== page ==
This beautiful ukiyo-e was made by Katsushika Hokusai (葛飾 北斎) in 1834. It is showing a flying canary in between peonies. The rich blue background and the pastel flowers are showing an interesting effect.
Peonies are growing in Asia, Western North America and Southern Europe. They are called 恵比須草 (ebisugusa, paeonia lactiflora) in Japanese. The roots of peonies are used as traditional medicine in China. Therefore they are regarded as a traditional floral symbol of wealth and nobility, also for good luck. Canaries 金糸雀 (kanaria) are a symbol of freshness and healing energies.
This ukiyo-e was painted by Utagawa Hiroshige 歌川広重 (1797-1858). It is part of his “One Hundred Famous Views of Edo” showing the so-called moon pine 上野山内月のまつ. It is named moon pine because people liked to watch the moon through the loop of the tree from different angles. Moon watching was popular in these days and maybe it is still today.
Another ukiyo-e of the same series is showing the pine tree from a different perspective: here you can see it standing in front of the Kiyomizu Hall beside the Shinobazu Pond in Ueno/Tokyo and can be viewed even today. The picture is called Kiyomizu-do and Shinobazu Pond at Ueno.
This beautiful artwork by Yoshida Hiroshi 吉田 博 (1876-1950) is called Drum bridge at the Kameido shrine in Tôkyô and was painted in 1927. This bridge and the garden of the Kameido shrine 亀戸天神社 are very popular in Japan and were painted by many artists throughout history.
The Strange Library (ふしぎな図書館: fushigi na toshokan) is a short story by Murakami Haruki.
The Japanese version was published with illustrations by Maki Sasaki in 2008. The story is based on a former different version (図書館奇談 toshokan kidan) published in the short story collection カンガルー日和 (kangaruu hiyori. Good weather for kangaroos) of 1986.
The Strange Library is told from the perspective of a shy little boy who loves to read. On his way back from school it pops into his mind to borrow some history books from the local library. Starting the moment he enters the building everything turns out very strange. First he is directed to room No. 107 in the basement where he never had been before and meets an odd librarian, who seems to inhabit this dusted dark area for ages.
The boy asks him politely for the book titles. The old man mumbles and rumbles on his way to a hidden archive in the back of the library. When he returns with the books, he tells the boy, that it is forbidden to take them home. He has to stay and read them in a separate study room. Now the boy is slightly scared by the man, and the thought of staying here any longer makes him feel uncomfortable, but he is also feeling obliged to go to the reading area and make no fuss about it.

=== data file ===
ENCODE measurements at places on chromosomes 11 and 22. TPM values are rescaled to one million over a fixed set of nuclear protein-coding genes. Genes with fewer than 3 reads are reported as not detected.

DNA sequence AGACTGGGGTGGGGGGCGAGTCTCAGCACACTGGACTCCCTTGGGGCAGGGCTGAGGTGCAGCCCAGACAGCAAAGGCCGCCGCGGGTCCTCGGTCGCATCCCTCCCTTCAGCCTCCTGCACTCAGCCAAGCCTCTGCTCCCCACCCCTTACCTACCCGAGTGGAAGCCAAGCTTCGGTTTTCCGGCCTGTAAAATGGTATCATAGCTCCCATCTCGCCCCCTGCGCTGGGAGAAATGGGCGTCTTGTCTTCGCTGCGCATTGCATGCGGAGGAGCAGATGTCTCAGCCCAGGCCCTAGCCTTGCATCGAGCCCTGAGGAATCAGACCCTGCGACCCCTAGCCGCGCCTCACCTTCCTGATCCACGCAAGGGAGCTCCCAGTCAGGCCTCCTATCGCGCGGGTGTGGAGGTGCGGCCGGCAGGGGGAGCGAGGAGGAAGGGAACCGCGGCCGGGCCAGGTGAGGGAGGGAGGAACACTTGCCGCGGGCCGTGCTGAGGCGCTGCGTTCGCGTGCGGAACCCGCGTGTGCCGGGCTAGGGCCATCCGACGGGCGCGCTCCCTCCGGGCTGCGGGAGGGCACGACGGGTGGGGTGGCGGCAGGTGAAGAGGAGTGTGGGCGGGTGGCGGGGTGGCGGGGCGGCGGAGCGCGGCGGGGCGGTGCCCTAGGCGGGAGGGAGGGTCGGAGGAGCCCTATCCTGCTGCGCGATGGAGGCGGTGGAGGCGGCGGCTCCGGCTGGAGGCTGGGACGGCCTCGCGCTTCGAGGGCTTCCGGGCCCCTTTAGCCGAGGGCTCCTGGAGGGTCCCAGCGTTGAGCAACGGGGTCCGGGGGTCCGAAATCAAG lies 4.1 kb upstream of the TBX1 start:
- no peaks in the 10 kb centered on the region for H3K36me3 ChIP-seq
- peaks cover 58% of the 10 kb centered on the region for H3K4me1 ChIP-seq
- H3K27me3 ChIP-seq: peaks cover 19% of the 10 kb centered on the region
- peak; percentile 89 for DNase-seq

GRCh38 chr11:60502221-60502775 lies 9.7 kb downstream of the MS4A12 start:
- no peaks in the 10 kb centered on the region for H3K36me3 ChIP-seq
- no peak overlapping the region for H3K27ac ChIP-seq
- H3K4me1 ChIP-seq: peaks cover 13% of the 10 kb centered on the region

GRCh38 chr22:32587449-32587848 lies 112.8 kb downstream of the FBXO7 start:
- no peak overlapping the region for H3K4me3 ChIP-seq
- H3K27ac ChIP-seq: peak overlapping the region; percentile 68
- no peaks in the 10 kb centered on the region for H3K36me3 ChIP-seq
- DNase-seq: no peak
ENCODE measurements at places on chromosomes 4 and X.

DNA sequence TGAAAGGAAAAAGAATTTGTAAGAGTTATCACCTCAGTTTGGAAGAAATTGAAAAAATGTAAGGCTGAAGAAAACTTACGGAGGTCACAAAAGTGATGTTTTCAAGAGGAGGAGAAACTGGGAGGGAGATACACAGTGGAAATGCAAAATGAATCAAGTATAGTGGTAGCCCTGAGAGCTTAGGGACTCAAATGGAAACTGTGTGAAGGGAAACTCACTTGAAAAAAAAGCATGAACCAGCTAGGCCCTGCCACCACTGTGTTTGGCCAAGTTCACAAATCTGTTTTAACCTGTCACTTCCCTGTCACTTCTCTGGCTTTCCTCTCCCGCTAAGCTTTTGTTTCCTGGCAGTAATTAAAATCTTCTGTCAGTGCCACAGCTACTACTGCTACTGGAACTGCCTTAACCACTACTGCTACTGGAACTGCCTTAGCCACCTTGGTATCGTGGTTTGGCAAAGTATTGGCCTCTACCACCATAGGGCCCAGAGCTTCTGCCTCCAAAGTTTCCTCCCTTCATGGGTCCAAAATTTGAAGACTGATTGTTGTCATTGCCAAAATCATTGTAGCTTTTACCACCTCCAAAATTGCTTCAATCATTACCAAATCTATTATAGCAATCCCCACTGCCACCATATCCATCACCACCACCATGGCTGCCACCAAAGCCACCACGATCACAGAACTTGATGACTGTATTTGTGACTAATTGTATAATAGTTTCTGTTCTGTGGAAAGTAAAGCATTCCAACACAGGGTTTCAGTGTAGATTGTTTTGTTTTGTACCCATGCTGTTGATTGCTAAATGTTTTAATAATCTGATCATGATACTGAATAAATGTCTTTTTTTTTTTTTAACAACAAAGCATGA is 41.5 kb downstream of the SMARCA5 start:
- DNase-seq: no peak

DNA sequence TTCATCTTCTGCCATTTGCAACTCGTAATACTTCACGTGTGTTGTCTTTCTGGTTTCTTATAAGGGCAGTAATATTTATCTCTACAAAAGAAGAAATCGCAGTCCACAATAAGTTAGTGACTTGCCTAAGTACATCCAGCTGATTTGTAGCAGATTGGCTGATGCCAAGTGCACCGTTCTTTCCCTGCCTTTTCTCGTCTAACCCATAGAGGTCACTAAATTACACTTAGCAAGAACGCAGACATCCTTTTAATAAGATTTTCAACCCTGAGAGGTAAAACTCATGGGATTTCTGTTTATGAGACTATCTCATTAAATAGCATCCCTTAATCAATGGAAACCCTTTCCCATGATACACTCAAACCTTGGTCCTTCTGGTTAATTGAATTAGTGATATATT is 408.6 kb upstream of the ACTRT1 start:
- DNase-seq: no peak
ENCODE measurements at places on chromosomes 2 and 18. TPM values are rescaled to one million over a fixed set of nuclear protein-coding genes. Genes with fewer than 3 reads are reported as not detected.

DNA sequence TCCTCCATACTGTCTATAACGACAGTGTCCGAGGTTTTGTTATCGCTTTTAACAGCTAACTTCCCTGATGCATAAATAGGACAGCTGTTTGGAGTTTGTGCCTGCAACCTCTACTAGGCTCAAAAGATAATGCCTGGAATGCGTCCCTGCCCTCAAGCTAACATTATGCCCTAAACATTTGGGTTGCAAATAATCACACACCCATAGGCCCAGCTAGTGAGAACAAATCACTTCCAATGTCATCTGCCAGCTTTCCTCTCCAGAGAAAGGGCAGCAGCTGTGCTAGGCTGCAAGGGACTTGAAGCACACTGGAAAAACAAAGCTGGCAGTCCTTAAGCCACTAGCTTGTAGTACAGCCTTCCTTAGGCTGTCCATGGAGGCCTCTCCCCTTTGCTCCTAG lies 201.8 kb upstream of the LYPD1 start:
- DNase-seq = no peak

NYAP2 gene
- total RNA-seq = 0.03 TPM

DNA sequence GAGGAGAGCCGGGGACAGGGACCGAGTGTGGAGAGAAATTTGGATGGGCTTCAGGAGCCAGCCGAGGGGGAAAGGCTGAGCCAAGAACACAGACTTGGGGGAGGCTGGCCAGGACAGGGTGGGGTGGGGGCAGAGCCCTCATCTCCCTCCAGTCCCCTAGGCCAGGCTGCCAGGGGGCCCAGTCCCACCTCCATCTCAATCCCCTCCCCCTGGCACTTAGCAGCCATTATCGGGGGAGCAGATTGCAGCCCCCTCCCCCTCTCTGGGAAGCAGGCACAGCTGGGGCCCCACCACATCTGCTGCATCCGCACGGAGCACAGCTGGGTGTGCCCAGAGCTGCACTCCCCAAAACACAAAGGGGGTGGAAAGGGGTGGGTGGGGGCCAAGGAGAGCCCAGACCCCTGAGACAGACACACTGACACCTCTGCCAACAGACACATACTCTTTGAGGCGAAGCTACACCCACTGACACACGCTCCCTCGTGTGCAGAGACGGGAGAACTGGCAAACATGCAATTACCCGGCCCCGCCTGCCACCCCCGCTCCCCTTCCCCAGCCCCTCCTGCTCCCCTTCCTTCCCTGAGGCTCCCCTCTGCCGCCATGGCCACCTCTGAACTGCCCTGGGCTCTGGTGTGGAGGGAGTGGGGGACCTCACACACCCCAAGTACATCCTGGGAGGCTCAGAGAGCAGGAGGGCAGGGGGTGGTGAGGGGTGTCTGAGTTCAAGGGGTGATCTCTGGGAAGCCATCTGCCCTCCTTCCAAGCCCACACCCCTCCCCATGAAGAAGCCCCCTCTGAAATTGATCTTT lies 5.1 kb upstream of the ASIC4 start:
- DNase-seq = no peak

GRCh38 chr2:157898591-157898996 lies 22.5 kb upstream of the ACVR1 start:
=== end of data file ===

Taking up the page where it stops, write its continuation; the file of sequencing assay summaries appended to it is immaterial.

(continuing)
Intimidated he follows the old weird man further downstairs through a labyrinth. Finally reaching the room the boy sits down to read. After a short while the sheepman arrives on the scene. He then tells him, that the boy is being held hostage. A wild and spooky story unfolds with an unforeseen twist at the end.
In this early work Murakami makes use of surreal story telling, for which he is known as a bestseller author. The book is pretty short, but along with many illustrations it is an entertaining read. For students with intermediate language skills the Japanese version is relatively easy to understand.
Translations are available in many languages. I have seen the English and German versions of the book. The illustrations are very different from the Japanese version.
ふしぎな図書館 by 村上春樹. Illustrated by 佐々木木マキ。2008.
Watanabe Seitei 渡辺 省亭 (1851-1918) painted Irises and Frog in 1916, an elegant and charming ukiyo-e.
Watanabe was a Japanese artist, who visited Europe early in the 19th century, where he was awarded at the Universal Exposition of 1878 in Paris. He lived in France for three years studying and practising art. He is known in and outside Japan as a wonderful artist, who combined Japanese and Western elements in his paintings, ceramics, cloisonné and illustrations.
This picture is called: Awazu seiran 粟津 晴嵐 Mountain vapor of Awazu. From the series Eight Views of Ômi 近江八景. It is made by Kitao Masayoshi 北尾 政美, also known as Kuwagata Keisai 鍬形蕙斎 (1764-1824).
The inscription of the poem is given here at the website of the Museum of Fine Arts in Boston.
Totoya Hokkei 魚屋 北渓 (1780–1850) painted this picture in 1827. His ukiyo-e are often combined with poems as he illustrated several books. He is well-known as an excellent pupil of Katsushika Hokusai 葛飾 北斎.
This ukiyo-e made by Totoya Hokkei 魚屋 北渓 (1780-1850) is one of three pictures of a series. This one is called: First Dream of Mount Fuji in a Set of Three 初夢三番 富士.
Hatsuyume (初夢) means the first dream in the first night of a new year, which is foreseeing the future of the coming year. According to the traditional Japanese calendar January 2 is therefore named hatsuyume. Mount Fuji is always a symbol of good luck.
You can find a Japanese inscription of the poem at the website of the Museum of Fine Arts in Boston.
Kobayakawa Kiyoshi 小早 川清 (1897-1948) painted this Japanese woman. The Japanese artist produced several pictures of women in daily situations. This one shows a woman applying her makeup. It is a very beautiful and graceful scene. The woodblock print is the second of his ukiyo-e series called: Fashions of the Modern World. Makeup. 近代時世粧ノ内 二 化粧 . As written in the subtitle of the picture.
Source: Museum of Fine Arts in Boston
This woodblock print shows the “Kashima Dance of the Floating World” 鹿島浮世踊 made by Kitao Shigemasa 北尾重政 (1739-1820), published in the 1760’s. It shows a ritual dance, performed by several dancers in a circle or a square carrying instruments like cymbals, drums, sticks and paper fans.
Source: Museum of Fine Arts